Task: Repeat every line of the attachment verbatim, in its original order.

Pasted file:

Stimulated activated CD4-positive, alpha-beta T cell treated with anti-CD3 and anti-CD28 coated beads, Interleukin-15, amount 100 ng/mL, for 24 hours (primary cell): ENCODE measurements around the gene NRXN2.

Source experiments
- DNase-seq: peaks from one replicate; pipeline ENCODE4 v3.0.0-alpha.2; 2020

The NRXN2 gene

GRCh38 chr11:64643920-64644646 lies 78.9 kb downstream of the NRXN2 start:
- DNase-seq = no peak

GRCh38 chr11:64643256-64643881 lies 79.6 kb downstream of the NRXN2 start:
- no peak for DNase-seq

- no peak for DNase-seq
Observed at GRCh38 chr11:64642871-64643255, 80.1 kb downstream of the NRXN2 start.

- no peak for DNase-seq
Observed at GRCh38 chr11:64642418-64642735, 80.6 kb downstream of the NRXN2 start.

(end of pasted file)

Stimulated activated CD4-positive, alpha-beta T cell treated with anti-CD3 and anti-CD28 coated beads, Interleukin-15, amount 100 ng/mL, for 24 hours (primary cell): ENCODE measurements around the gene NRXN2.

Source experiments
- DNase-seq: peaks from one replicate; pipeline ENCODE4 v3.0.0-alpha.2; 2020

The NRXN2 gene

GRCh38 chr11:64643920-64644646 lies 78.9 kb downstream of the NRXN2 start:
- DNase-seq = no peak

GRCh38 chr11:64643256-64643881 lies 79.6 kb downstream of the NRXN2 start:
- no peak for DNase-seq

- no peak for DNase-seq
Observed at GRCh38 chr11:64642871-64643255, 80.1 kb downstream of the NRXN2 start.

- no peak for DNase-seq
Observed at GRCh38 chr11:64642418-64642735, 80.6 kb downstream of the NRXN2 start.